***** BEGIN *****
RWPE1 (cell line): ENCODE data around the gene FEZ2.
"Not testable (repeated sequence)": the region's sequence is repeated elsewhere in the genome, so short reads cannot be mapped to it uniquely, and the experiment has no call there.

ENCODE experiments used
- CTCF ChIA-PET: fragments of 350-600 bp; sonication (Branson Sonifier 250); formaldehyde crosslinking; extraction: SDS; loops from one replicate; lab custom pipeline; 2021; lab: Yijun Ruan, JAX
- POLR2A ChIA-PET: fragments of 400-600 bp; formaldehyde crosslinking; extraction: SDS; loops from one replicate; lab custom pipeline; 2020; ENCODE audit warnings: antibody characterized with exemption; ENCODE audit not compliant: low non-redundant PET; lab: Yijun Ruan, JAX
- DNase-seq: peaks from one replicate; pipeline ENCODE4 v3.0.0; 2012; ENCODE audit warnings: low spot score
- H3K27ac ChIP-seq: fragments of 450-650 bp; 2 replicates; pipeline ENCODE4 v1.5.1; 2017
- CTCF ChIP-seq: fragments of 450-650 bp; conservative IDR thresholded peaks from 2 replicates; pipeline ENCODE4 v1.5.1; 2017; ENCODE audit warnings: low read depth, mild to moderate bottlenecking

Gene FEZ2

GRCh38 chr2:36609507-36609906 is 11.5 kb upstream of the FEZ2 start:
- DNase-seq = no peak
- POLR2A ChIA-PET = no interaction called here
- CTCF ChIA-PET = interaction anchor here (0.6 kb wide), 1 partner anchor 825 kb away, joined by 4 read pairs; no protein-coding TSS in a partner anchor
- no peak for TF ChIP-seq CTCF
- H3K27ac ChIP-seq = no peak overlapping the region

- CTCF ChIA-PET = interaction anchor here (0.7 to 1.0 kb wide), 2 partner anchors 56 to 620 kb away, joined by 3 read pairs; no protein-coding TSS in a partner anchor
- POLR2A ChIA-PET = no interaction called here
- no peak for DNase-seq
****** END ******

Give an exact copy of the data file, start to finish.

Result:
RWPE1 (cell line): ENCODE data around the gene FEZ2.
"Not testable (repeated sequence)": the region's sequence is repeated elsewhere in the genome, so short reads cannot be mapped to it uniquely, and the experiment has no call there.

ENCODE experiments used
- CTCF ChIA-PET: fragments of 350-600 bp; sonication (Branson Sonifier 250); formaldehyde crosslinking; extraction: SDS; loops from one replicate; lab custom pipeline; 2021; lab: Yijun Ruan, JAX
- POLR2A ChIA-PET: fragments of 400-600 bp; formaldehyde crosslinking; extraction: SDS; loops from one replicate; lab custom pipeline; 2020; ENCODE audit warnings: antibody characterized with exemption; ENCODE audit not compliant: low non-redundant PET; lab: Yijun Ruan, JAX
- DNase-seq: peaks from one replicate; pipeline ENCODE4 v3.0.0; 2012; ENCODE audit warnings: low spot score
- H3K27ac ChIP-seq: fragments of 450-650 bp; 2 replicates; pipeline ENCODE4 v1.5.1; 2017
- CTCF ChIP-seq: fragments of 450-650 bp; conservative IDR thresholded peaks from 2 replicates; pipeline ENCODE4 v1.5.1; 2017; ENCODE audit warnings: low read depth, mild to moderate bottlenecking

Gene FEZ2

GRCh38 chr2:36609507-36609906 is 11.5 kb upstream of the FEZ2 start:
- DNase-seq = no peak
- POLR2A ChIA-PET = no interaction called here
- CTCF ChIA-PET = interaction anchor here (0.6 kb wide), 1 partner anchor 825 kb away, joined by 4 read pairs; no protein-coding TSS in a partner anchor
- no peak for TF ChIP-seq CTCF
- H3K27ac ChIP-seq = no peak overlapping the region

- CTCF ChIA-PET = interaction anchor here (0.7 to 1.0 kb wide), 2 partner anchors 56 to 620 kb away, joined by 3 read pairs; no protein-coding TSS in a partner anchor
- POLR2A ChIA-PET = no interaction called here
- no peak for DNase-seq